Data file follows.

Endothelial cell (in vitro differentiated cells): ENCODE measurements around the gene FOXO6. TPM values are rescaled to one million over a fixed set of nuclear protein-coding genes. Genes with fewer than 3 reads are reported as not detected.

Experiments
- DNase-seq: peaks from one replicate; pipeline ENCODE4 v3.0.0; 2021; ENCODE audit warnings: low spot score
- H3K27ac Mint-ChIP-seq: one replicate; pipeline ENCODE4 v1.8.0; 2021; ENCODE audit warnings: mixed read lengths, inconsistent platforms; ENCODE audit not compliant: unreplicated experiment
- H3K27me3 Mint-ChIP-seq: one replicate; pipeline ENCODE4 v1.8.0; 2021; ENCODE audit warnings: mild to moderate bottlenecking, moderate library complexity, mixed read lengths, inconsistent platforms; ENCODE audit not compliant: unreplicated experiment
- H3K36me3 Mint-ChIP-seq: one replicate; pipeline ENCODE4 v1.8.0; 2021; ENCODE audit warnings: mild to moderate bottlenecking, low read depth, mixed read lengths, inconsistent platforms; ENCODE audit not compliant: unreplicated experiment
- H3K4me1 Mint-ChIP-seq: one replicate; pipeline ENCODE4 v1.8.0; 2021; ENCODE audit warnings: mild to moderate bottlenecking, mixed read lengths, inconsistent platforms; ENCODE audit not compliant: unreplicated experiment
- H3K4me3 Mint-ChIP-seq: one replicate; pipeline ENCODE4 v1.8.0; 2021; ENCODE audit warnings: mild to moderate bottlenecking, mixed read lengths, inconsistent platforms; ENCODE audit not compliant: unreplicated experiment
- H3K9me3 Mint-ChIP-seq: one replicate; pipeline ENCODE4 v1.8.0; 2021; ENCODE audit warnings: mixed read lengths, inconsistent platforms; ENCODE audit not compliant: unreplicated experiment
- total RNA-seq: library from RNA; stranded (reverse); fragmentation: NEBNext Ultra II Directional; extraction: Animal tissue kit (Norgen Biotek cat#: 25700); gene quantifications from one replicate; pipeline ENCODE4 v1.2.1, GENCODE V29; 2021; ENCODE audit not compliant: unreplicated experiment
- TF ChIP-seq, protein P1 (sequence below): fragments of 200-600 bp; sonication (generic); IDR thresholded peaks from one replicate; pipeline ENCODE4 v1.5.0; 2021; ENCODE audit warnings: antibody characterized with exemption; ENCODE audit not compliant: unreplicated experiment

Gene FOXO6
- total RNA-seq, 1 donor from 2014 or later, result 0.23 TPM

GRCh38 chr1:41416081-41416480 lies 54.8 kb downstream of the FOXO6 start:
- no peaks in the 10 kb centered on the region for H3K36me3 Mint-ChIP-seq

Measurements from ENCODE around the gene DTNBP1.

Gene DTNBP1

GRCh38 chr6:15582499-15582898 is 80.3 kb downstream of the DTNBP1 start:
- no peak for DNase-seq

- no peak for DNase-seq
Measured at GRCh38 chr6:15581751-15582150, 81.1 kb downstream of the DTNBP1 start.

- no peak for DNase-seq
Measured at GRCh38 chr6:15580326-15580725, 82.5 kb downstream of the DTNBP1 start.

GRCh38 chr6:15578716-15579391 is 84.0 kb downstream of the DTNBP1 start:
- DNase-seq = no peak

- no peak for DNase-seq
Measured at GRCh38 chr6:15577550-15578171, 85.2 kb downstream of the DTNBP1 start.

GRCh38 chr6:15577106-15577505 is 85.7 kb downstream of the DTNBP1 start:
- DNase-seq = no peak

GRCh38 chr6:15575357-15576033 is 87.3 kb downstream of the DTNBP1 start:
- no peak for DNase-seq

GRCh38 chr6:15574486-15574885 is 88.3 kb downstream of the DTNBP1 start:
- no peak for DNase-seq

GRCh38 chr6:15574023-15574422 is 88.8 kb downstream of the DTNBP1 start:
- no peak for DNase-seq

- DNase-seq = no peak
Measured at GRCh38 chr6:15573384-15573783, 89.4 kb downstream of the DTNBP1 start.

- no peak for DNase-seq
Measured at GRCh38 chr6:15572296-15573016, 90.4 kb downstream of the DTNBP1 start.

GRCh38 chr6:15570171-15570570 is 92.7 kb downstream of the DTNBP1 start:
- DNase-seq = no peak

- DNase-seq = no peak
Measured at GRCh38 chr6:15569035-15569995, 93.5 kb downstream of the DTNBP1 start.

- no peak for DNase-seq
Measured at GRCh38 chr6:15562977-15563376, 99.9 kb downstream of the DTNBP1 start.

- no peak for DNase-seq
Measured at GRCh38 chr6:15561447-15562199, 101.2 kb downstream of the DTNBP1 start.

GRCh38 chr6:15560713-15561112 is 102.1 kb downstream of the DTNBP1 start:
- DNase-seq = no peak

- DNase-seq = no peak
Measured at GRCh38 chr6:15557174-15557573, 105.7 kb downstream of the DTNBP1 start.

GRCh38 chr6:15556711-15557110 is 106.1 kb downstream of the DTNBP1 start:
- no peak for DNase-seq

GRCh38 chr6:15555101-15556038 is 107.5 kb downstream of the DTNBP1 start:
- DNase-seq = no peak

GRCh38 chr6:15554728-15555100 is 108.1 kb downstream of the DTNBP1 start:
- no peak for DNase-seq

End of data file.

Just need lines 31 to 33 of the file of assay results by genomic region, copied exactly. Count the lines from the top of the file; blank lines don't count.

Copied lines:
- no peak for DNase-seq

GRCh38 chr6:15574486-15574885 is 88.3 kb downstream of the DTNBP1 start:
- no peak for DNase-seq